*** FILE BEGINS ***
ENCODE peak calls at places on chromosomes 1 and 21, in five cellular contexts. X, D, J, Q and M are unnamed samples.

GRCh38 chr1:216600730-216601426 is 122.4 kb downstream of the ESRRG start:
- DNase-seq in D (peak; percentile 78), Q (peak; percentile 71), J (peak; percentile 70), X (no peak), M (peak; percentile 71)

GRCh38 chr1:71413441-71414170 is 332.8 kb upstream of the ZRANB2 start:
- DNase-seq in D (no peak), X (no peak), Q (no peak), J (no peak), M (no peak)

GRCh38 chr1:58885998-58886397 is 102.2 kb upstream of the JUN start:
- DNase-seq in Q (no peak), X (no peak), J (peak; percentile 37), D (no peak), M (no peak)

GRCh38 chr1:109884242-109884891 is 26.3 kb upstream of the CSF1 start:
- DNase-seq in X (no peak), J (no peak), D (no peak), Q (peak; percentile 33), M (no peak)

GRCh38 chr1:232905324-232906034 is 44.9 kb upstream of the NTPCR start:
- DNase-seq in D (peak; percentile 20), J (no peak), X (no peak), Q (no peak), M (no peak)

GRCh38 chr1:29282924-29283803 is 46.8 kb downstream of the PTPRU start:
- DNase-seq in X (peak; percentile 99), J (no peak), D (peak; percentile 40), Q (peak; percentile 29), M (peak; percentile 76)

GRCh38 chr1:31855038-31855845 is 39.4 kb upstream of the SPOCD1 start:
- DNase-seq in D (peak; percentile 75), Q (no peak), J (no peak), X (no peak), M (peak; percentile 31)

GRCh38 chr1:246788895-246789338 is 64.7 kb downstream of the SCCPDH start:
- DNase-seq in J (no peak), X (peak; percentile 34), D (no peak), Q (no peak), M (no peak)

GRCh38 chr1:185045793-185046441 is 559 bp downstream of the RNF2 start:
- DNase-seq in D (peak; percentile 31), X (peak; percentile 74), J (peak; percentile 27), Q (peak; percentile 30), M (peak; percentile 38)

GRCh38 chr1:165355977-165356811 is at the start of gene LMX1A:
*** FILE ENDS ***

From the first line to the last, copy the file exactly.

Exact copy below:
ENCODE peak calls at places on chromosomes 1 and 21, in five cellular contexts. X, D, J, Q and M are unnamed samples.

GRCh38 chr1:216600730-216601426 is 122.4 kb downstream of the ESRRG start:
- DNase-seq in D (peak; percentile 78), Q (peak; percentile 71), J (peak; percentile 70), X (no peak), M (peak; percentile 71)

GRCh38 chr1:71413441-71414170 is 332.8 kb upstream of the ZRANB2 start:
- DNase-seq in D (no peak), X (no peak), Q (no peak), J (no peak), M (no peak)

GRCh38 chr1:58885998-58886397 is 102.2 kb upstream of the JUN start:
- DNase-seq in Q (no peak), X (no peak), J (peak; percentile 37), D (no peak), M (no peak)

GRCh38 chr1:109884242-109884891 is 26.3 kb upstream of the CSF1 start:
- DNase-seq in X (no peak), J (no peak), D (no peak), Q (peak; percentile 33), M (no peak)

GRCh38 chr1:232905324-232906034 is 44.9 kb upstream of the NTPCR start:
- DNase-seq in D (peak; percentile 20), J (no peak), X (no peak), Q (no peak), M (no peak)

GRCh38 chr1:29282924-29283803 is 46.8 kb downstream of the PTPRU start:
- DNase-seq in X (peak; percentile 99), J (no peak), D (peak; percentile 40), Q (peak; percentile 29), M (peak; percentile 76)

GRCh38 chr1:31855038-31855845 is 39.4 kb upstream of the SPOCD1 start:
- DNase-seq in D (peak; percentile 75), Q (no peak), J (no peak), X (no peak), M (peak; percentile 31)

GRCh38 chr1:246788895-246789338 is 64.7 kb downstream of the SCCPDH start:
- DNase-seq in J (no peak), X (peak; percentile 34), D (no peak), Q (no peak), M (no peak)

GRCh38 chr1:185045793-185046441 is 559 bp downstream of the RNF2 start:
- DNase-seq in D (peak; percentile 31), X (peak; percentile 74), J (peak; percentile 27), Q (peak; percentile 30), M (peak; percentile 38)

GRCh38 chr1:165355977-165356811 is at the start of gene LMX1A: